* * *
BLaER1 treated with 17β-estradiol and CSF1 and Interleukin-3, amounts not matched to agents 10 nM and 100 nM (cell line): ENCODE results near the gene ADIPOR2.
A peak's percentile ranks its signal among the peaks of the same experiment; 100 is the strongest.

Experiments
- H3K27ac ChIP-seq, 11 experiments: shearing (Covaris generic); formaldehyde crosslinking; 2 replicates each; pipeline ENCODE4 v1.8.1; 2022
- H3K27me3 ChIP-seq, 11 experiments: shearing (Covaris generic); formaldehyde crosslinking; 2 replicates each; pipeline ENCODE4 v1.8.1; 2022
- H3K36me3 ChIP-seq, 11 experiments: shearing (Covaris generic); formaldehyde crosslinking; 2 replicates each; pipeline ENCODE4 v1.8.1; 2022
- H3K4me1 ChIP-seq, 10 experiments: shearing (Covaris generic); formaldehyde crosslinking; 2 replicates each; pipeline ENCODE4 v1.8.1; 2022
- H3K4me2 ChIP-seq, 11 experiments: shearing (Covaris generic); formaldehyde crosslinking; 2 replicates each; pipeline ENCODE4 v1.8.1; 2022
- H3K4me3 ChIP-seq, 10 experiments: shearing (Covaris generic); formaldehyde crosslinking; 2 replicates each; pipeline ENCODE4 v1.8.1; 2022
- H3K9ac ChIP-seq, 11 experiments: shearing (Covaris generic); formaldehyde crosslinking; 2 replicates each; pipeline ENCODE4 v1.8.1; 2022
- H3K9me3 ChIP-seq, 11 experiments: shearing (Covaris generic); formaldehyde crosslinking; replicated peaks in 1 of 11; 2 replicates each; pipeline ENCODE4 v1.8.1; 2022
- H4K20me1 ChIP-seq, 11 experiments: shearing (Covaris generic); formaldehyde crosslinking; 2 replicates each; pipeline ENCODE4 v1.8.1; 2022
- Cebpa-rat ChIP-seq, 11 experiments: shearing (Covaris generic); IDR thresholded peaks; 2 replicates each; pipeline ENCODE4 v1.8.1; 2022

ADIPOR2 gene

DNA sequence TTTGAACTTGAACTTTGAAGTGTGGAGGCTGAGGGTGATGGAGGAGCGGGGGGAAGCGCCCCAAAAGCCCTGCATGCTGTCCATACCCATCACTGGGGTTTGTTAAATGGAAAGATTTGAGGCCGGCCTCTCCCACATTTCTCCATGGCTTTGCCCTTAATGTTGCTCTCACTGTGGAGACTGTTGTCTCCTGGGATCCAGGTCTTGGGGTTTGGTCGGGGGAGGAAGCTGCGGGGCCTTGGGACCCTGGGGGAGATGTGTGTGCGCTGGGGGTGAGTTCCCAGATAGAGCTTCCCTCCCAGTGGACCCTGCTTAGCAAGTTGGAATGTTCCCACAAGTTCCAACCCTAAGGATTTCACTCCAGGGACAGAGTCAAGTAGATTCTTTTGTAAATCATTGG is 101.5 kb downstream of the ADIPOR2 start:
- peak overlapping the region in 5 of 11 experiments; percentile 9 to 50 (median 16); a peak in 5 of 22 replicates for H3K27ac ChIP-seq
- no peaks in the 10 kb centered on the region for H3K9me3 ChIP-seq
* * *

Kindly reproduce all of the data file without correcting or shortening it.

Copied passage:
BLaER1 treated with 17β-estradiol and CSF1 and Interleukin-3, amounts not matched to agents 10 nM and 100 nM (cell line): ENCODE results near the gene ADIPOR2.
A peak's percentile ranks its signal among the peaks of the same experiment; 100 is the strongest.

Experiments
- H3K27ac ChIP-seq, 11 experiments: shearing (Covaris generic); formaldehyde crosslinking; 2 replicates each; pipeline ENCODE4 v1.8.1; 2022
- H3K27me3 ChIP-seq, 11 experiments: shearing (Covaris generic); formaldehyde crosslinking; 2 replicates each; pipeline ENCODE4 v1.8.1; 2022
- H3K36me3 ChIP-seq, 11 experiments: shearing (Covaris generic); formaldehyde crosslinking; 2 replicates each; pipeline ENCODE4 v1.8.1; 2022
- H3K4me1 ChIP-seq, 10 experiments: shearing (Covaris generic); formaldehyde crosslinking; 2 replicates each; pipeline ENCODE4 v1.8.1; 2022
- H3K4me2 ChIP-seq, 11 experiments: shearing (Covaris generic); formaldehyde crosslinking; 2 replicates each; pipeline ENCODE4 v1.8.1; 2022
- H3K4me3 ChIP-seq, 10 experiments: shearing (Covaris generic); formaldehyde crosslinking; 2 replicates each; pipeline ENCODE4 v1.8.1; 2022
- H3K9ac ChIP-seq, 11 experiments: shearing (Covaris generic); formaldehyde crosslinking; 2 replicates each; pipeline ENCODE4 v1.8.1; 2022
- H3K9me3 ChIP-seq, 11 experiments: shearing (Covaris generic); formaldehyde crosslinking; replicated peaks in 1 of 11; 2 replicates each; pipeline ENCODE4 v1.8.1; 2022
- H4K20me1 ChIP-seq, 11 experiments: shearing (Covaris generic); formaldehyde crosslinking; 2 replicates each; pipeline ENCODE4 v1.8.1; 2022
- Cebpa-rat ChIP-seq, 11 experiments: shearing (Covaris generic); IDR thresholded peaks; 2 replicates each; pipeline ENCODE4 v1.8.1; 2022

ADIPOR2 gene

DNA sequence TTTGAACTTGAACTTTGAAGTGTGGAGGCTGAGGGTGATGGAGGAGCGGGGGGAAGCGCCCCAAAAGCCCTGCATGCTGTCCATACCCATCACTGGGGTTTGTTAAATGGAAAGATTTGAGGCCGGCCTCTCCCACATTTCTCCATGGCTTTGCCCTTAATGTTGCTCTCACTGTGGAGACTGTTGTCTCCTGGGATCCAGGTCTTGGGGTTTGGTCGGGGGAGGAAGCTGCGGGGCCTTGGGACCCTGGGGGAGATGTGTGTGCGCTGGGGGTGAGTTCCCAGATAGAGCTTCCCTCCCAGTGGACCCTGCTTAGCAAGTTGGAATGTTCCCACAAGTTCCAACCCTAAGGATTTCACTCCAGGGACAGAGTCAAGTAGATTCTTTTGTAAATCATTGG is 101.5 kb downstream of the ADIPOR2 start:
- peak overlapping the region in 5 of 11 experiments; percentile 9 to 50 (median 16); a peak in 5 of 22 replicates for H3K27ac ChIP-seq
- no peaks in the 10 kb centered on the region for H3K9me3 ChIP-seq